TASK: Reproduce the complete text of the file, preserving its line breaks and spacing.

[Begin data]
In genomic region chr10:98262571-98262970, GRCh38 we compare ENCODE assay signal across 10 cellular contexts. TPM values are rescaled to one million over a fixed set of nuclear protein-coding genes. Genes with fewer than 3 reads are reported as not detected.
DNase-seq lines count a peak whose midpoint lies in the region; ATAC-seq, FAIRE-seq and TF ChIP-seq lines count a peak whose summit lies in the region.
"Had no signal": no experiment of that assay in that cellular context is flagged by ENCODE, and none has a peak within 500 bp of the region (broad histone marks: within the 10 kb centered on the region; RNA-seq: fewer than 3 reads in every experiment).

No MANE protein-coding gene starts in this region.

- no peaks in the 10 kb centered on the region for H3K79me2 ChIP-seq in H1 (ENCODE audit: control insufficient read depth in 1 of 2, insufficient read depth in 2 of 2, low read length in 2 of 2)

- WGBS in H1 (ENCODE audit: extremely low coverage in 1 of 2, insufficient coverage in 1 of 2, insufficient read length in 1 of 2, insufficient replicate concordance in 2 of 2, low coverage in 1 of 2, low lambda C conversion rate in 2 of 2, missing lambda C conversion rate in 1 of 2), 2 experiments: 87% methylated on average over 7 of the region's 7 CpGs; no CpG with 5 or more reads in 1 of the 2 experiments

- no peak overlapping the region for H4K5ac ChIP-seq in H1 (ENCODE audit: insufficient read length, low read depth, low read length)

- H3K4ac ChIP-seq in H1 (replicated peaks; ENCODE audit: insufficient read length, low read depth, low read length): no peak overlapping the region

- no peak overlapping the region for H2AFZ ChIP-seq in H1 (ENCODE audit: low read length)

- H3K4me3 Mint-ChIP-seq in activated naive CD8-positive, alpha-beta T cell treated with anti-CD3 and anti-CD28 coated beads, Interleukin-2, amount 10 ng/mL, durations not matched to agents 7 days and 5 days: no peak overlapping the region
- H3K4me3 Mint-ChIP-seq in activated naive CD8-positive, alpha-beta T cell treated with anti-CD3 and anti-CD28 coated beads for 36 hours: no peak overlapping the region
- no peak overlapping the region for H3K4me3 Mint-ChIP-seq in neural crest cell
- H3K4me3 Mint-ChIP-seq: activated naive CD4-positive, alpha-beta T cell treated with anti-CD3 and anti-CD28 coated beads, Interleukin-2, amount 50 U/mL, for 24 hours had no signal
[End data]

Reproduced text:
In genomic region chr10:98262571-98262970, GRCh38 we compare ENCODE assay signal across 10 cellular contexts. TPM values are rescaled to one million over a fixed set of nuclear protein-coding genes. Genes with fewer than 3 reads are reported as not detected.
DNase-seq lines count a peak whose midpoint lies in the region; ATAC-seq, FAIRE-seq and TF ChIP-seq lines count a peak whose summit lies in the region.
"Had no signal": no experiment of that assay in that cellular context is flagged by ENCODE, and none has a peak within 500 bp of the region (broad histone marks: within the 10 kb centered on the region; RNA-seq: fewer than 3 reads in every experiment).

No MANE protein-coding gene starts in this region.

- no peaks in the 10 kb centered on the region for H3K79me2 ChIP-seq in H1 (ENCODE audit: control insufficient read depth in 1 of 2, insufficient read depth in 2 of 2, low read length in 2 of 2)

- WGBS in H1 (ENCODE audit: extremely low coverage in 1 of 2, insufficient coverage in 1 of 2, insufficient read length in 1 of 2, insufficient replicate concordance in 2 of 2, low coverage in 1 of 2, low lambda C conversion rate in 2 of 2, missing lambda C conversion rate in 1 of 2), 2 experiments: 87% methylated on average over 7 of the region's 7 CpGs; no CpG with 5 or more reads in 1 of the 2 experiments

- no peak overlapping the region for H4K5ac ChIP-seq in H1 (ENCODE audit: insufficient read length, low read depth, low read length)

- H3K4ac ChIP-seq in H1 (replicated peaks; ENCODE audit: insufficient read length, low read depth, low read length): no peak overlapping the region

- no peak overlapping the region for H2AFZ ChIP-seq in H1 (ENCODE audit: low read length)

- H3K4me3 Mint-ChIP-seq in activated naive CD8-positive, alpha-beta T cell treated with anti-CD3 and anti-CD28 coated beads, Interleukin-2, amount 10 ng/mL, durations not matched to agents 7 days and 5 days: no peak overlapping the region
- H3K4me3 Mint-ChIP-seq in activated naive CD8-positive, alpha-beta T cell treated with anti-CD3 and anti-CD28 coated beads for 36 hours: no peak overlapping the region
- no peak overlapping the region for H3K4me3 Mint-ChIP-seq in neural crest cell
- H3K4me3 Mint-ChIP-seq: activated naive CD4-positive, alpha-beta T cell treated with anti-CD3 and anti-CD28 coated beads, Interleukin-2, amount 50 U/mL, for 24 hours had no signal